featured Poverty

Welfare changes nothing but smoke and mirrors

KJIPUKTUK (Halifax) – Yesterday Community Services announced its full package of changes to income assistance to be implemented on December 27.

We have known about most of the changes for quite a while now.

Some things implemented earlier we like. Allowing people who work to keep more of their earnings before it gets clawed back is a good thing. So is the fact that child support clawbacks are gone.

And some other changes are just smoke and mirrors. 

Take the increase in the welfare rates, for example. Folks able to work will get a 2% increase, and people who live with disabilities or are fleeing an abusive situation get 5%.  

Unfortunately, inflation ensures that most people will be poorer than they were a year before even after the raise kicks in. 

As human rights lawyer Vince Calderhead said earlier this year at a panel about poverty, “taking into account inflation, in every single case transformation means that people will be worse off next March than they were at the beginning, that’s the bottom line. So much for those who were told that the transformation will improve their situation.”  

Here he makes the same argument for the CBC. 

See also: For people on income assistance there is another tunnel at the end of the tunnel

Here is another change that the department is bragging about. “Some clients do not receive the maximum amount because portions of the assistance are based on actual expenses. Under the new standard rate, all clients’ assistance will be raised to the maximum allowable,” the press release states.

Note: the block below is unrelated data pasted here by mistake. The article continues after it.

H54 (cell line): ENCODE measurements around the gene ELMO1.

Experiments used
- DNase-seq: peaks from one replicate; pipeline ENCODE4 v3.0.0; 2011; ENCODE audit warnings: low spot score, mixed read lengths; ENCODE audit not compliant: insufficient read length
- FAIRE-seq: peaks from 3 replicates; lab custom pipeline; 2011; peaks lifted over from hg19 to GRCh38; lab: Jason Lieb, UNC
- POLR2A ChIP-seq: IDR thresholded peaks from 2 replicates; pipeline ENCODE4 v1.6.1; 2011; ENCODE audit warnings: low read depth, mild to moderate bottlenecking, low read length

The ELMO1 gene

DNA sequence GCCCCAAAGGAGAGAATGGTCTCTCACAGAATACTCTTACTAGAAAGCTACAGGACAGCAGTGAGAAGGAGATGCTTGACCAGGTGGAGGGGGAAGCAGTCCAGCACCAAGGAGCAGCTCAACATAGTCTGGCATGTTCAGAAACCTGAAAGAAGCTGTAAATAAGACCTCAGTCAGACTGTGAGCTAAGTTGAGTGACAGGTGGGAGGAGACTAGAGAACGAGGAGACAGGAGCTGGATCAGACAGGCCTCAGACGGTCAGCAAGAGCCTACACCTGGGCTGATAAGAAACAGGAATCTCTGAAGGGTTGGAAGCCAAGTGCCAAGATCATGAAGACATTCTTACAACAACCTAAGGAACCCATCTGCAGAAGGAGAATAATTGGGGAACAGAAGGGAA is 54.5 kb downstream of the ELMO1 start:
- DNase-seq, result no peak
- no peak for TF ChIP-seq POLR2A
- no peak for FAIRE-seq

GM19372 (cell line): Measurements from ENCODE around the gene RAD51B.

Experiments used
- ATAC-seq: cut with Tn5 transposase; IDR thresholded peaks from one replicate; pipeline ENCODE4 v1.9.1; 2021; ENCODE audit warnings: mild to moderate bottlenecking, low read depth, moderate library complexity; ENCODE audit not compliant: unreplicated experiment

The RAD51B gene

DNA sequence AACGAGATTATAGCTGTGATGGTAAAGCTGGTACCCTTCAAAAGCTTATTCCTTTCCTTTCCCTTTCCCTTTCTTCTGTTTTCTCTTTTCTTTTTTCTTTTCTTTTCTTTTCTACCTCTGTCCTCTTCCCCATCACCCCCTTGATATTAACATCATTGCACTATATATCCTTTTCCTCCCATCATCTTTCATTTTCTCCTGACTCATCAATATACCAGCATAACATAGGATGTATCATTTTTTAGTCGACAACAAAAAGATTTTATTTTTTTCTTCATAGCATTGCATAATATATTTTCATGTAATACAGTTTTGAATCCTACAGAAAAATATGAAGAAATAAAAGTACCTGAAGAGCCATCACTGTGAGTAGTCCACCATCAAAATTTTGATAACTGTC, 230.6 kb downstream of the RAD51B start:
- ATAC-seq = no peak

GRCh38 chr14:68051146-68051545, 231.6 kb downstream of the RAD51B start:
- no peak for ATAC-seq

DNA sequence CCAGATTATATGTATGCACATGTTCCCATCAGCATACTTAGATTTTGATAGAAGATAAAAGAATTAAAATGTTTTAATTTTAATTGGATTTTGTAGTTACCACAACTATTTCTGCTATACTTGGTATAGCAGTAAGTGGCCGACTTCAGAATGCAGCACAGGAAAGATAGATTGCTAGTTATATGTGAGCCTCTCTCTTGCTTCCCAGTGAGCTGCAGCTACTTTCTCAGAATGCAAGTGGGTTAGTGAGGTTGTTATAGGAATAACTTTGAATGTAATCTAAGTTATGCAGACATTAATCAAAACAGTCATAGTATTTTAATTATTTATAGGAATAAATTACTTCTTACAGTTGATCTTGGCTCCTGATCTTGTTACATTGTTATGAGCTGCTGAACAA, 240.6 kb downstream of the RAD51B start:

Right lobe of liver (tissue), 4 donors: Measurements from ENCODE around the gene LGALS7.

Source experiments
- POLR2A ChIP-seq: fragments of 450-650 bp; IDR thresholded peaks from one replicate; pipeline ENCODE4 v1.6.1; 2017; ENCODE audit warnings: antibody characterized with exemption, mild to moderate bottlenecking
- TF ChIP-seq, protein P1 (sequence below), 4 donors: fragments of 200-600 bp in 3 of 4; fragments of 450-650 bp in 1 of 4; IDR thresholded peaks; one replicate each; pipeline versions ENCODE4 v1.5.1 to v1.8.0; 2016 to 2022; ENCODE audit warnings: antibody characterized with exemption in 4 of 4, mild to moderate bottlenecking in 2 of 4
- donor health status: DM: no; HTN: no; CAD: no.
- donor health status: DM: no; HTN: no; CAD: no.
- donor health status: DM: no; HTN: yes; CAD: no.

When I asked the department a while ago how many recipients would benefit because of this new rule, I was told they didn’t know.  All I know is that there can’t be very many with maximum rates being so very inadequate. 

Finally, the department raised the Poverty Reduction Credit threshold from $12,000 to $16,000, effective in July 2021. This is to ensure that nobody who received an increase in their monthly cheques would end up losing money. 

Good for the people who qualify.

Unfortunately, the credit isn’t for everybody by a long shot, as I explain here. Only “hundreds” of people will benefit as a result, the same press release states.

As we hear over and over, from first voice people as well as many independent experts, when you’re on income assistance in Nova Scotia you don’t receive near enough money to live a life in dignity. 

It’s horrible that this government is doing so very little to change things for real.

See also: Welfare recipients keep getting poorer in Canada’s most miserly province

With a special thanks to our generous donors who make publication of the Nova Scotia Advocate possible.

Subscribe to the Nova Scotia Advocate weekly digest and never miss an article again. It’s free!